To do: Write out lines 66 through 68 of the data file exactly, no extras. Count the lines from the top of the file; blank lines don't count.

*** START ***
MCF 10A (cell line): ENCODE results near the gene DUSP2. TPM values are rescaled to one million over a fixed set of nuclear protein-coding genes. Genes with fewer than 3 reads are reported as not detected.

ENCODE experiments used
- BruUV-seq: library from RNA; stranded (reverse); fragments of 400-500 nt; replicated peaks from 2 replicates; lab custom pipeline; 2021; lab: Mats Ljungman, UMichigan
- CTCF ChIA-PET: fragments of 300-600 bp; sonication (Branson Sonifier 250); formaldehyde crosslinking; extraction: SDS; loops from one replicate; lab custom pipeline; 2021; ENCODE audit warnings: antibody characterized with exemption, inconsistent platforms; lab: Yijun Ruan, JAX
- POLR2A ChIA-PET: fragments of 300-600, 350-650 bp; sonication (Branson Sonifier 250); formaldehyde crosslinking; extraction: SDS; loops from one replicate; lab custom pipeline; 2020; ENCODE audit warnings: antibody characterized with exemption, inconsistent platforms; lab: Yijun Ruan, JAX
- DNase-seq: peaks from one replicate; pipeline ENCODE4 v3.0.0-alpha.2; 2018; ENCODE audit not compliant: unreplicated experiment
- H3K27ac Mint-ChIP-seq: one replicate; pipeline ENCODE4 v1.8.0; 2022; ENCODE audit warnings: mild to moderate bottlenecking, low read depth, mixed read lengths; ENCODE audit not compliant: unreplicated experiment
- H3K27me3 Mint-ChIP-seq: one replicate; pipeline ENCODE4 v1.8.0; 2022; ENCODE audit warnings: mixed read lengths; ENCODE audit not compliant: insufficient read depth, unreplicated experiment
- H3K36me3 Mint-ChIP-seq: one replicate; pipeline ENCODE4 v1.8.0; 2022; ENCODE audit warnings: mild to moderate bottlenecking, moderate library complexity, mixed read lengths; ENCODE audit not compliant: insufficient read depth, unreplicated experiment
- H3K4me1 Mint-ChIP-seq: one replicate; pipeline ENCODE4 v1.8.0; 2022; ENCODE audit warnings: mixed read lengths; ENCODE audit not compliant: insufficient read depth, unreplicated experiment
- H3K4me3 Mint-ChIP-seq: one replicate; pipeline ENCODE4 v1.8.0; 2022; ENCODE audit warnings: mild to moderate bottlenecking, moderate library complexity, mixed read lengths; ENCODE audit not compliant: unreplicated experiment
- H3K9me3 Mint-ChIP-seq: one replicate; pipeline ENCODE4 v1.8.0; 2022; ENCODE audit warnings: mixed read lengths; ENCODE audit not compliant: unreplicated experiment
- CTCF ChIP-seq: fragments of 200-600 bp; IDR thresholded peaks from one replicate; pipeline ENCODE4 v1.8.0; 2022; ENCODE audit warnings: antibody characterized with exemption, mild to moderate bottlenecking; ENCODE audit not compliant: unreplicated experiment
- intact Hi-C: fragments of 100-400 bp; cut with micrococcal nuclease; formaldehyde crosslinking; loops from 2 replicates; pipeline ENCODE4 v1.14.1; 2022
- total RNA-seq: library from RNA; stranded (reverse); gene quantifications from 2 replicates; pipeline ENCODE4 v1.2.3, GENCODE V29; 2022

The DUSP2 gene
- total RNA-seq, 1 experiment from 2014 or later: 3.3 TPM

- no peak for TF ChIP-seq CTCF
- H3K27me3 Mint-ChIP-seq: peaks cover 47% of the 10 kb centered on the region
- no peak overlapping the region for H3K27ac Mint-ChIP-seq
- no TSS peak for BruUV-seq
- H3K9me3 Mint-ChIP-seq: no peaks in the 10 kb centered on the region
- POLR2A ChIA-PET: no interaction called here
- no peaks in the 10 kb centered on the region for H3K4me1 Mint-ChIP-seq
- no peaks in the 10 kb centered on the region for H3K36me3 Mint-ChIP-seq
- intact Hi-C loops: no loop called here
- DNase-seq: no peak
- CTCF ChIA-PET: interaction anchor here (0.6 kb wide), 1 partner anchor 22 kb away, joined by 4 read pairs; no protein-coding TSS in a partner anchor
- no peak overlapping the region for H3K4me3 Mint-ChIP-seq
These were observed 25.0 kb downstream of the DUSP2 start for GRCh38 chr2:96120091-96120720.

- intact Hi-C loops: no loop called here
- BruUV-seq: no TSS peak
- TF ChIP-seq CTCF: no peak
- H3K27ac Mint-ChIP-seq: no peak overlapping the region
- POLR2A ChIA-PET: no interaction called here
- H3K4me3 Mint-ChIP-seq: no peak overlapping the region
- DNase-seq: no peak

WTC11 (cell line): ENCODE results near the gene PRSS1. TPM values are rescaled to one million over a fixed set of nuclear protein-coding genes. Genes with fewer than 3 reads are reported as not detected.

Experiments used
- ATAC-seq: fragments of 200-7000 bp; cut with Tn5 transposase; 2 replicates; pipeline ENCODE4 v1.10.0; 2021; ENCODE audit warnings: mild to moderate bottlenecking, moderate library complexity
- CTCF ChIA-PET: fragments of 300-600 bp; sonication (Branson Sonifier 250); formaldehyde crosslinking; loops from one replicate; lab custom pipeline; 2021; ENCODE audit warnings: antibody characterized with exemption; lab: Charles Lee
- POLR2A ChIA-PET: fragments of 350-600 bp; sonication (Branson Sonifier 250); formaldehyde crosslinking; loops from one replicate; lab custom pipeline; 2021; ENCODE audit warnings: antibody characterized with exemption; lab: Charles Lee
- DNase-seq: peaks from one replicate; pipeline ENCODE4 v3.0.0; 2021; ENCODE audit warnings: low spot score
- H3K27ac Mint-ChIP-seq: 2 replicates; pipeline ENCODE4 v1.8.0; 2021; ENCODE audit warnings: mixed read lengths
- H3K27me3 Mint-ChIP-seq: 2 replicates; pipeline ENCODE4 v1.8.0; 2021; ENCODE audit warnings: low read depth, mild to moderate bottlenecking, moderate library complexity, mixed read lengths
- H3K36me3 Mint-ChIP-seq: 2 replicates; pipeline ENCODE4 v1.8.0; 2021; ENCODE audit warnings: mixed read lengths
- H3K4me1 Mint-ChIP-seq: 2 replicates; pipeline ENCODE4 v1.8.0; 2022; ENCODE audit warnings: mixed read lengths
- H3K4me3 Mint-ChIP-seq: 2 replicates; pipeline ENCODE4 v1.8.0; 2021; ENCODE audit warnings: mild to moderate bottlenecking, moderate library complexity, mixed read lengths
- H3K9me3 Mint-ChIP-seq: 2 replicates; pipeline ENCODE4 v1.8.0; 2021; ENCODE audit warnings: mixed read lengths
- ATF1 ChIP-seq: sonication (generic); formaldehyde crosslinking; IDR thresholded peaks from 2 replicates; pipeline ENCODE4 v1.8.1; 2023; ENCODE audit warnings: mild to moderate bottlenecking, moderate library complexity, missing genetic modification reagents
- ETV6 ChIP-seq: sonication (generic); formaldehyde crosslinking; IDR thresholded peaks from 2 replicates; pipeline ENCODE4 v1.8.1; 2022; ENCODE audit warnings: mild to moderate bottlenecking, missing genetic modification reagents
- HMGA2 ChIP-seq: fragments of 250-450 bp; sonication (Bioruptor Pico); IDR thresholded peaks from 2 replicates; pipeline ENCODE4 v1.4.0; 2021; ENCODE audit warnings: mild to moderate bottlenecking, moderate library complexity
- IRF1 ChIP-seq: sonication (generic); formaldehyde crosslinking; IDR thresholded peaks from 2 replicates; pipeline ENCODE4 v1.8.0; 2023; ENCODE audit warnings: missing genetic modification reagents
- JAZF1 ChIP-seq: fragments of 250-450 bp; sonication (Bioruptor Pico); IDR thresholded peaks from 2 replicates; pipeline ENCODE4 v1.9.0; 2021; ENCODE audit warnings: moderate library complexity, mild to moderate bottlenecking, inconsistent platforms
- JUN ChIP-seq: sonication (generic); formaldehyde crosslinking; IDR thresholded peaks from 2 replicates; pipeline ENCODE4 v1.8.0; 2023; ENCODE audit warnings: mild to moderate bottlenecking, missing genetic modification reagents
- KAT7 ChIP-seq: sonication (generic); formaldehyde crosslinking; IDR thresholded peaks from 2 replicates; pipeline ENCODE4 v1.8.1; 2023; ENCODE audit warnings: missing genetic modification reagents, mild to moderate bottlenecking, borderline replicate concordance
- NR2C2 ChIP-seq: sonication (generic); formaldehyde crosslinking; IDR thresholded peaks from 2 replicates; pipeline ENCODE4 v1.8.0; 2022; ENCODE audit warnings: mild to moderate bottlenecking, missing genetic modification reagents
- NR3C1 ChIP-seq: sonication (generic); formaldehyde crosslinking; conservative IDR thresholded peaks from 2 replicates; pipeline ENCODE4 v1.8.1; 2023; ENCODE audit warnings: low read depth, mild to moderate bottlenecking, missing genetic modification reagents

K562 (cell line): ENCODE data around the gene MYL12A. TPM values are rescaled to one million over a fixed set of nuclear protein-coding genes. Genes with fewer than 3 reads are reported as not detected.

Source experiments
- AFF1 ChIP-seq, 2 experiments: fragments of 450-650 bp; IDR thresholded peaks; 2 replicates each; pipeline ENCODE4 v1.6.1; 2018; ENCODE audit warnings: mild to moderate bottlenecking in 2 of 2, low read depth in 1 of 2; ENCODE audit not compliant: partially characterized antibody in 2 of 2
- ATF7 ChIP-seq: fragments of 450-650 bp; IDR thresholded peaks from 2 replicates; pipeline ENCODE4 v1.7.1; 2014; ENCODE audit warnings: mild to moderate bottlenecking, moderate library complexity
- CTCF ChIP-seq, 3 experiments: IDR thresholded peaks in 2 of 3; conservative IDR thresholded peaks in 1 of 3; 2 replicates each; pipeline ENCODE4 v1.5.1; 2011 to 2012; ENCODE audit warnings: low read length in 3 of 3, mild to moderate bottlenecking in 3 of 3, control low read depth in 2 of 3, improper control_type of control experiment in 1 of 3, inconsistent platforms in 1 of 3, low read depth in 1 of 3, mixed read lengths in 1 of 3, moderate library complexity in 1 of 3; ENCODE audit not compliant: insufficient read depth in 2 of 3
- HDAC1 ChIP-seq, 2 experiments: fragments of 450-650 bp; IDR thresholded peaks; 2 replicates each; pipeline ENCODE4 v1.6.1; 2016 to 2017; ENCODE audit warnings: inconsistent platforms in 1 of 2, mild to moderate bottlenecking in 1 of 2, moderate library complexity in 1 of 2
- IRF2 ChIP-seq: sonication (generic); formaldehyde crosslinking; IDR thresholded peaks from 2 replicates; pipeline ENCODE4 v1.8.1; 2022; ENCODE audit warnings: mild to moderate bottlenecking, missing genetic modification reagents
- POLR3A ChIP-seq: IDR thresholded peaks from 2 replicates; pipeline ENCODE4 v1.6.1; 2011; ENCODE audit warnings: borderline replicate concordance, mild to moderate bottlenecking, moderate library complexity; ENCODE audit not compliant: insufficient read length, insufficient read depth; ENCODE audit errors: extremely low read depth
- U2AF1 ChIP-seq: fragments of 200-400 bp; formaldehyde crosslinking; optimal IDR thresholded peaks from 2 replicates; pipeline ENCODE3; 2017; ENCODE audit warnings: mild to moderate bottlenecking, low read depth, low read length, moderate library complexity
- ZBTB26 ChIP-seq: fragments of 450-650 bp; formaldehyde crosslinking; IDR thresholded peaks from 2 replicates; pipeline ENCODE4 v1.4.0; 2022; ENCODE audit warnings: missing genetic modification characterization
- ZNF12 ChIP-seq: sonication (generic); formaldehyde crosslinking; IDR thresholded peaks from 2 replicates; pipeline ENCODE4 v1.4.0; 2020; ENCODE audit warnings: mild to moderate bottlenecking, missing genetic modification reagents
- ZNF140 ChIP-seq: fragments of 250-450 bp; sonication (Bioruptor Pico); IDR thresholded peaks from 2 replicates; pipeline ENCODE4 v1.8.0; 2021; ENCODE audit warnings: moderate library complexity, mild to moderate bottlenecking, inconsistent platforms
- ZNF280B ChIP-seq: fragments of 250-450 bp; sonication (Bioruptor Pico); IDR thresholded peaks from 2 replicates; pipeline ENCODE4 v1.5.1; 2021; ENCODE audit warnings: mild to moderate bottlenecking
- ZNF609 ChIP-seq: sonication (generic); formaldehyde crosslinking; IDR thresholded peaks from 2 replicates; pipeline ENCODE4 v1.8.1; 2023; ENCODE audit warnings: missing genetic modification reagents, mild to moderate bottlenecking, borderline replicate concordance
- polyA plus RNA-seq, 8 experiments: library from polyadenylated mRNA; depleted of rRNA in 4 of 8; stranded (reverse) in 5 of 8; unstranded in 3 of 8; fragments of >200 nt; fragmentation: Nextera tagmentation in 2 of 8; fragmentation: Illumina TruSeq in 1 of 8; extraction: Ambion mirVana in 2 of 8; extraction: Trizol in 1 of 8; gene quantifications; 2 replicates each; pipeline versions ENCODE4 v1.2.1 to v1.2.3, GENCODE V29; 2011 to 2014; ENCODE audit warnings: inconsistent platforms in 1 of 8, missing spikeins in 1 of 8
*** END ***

- POLR3A ChIP-seq: IDR thresholded peaks from 2 replicates; pipeline ENCODE4 v1.6.1; 2011; ENCODE audit warnings: borderline replicate concordance, mild to moderate bottlenecking, moderate library complexity; ENCODE audit not compliant: insufficient read length, insufficient read depth; ENCODE audit errors: extremely low read depth
- U2AF1 ChIP-seq: fragments of 200-400 bp; formaldehyde crosslinking; optimal IDR thresholded peaks from 2 replicates; pipeline ENCODE3; 2017; ENCODE audit warnings: mild to moderate bottlenecking, low read depth, low read length, moderate library complexity
- ZBTB26 ChIP-seq: fragments of 450-650 bp; formaldehyde crosslinking; IDR thresholded peaks from 2 replicates; pipeline ENCODE4 v1.4.0; 2022; ENCODE audit warnings: missing genetic modification characterization